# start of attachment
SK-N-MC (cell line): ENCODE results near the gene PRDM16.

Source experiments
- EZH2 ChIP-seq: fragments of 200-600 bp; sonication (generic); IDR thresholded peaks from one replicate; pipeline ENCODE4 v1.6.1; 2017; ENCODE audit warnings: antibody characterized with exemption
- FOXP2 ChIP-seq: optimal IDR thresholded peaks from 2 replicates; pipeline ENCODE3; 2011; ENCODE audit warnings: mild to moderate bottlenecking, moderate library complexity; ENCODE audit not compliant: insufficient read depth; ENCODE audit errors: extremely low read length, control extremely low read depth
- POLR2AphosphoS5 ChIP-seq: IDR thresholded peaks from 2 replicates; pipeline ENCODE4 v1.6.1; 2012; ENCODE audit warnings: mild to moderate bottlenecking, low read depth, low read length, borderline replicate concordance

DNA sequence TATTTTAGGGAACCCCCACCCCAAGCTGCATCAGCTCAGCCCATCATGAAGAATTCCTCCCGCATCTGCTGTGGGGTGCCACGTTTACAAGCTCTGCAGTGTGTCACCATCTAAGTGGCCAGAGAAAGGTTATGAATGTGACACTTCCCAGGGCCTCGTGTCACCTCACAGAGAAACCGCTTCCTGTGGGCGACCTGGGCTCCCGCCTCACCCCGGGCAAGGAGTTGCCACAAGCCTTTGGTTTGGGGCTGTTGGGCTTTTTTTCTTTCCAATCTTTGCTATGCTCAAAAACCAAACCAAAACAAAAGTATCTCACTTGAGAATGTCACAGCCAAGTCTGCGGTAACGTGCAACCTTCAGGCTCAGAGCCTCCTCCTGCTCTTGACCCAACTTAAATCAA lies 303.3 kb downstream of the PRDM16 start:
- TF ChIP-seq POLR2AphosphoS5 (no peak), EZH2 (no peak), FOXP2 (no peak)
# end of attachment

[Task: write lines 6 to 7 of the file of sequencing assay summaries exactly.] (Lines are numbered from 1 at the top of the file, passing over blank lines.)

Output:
DNA sequence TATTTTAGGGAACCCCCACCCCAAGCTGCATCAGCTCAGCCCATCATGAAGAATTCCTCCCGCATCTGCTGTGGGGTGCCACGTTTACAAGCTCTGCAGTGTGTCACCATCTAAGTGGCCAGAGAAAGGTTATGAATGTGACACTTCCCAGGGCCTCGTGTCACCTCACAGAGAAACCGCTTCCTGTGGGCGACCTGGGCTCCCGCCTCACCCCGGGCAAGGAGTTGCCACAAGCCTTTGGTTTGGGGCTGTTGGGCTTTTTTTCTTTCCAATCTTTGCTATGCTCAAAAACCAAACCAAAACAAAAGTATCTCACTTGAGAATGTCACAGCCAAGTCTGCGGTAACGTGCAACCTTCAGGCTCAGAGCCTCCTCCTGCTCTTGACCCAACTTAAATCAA lies 303.3 kb downstream of the PRDM16 start:
- TF ChIP-seq POLR2AphosphoS5 (no peak), EZH2 (no peak), FOXP2 (no peak)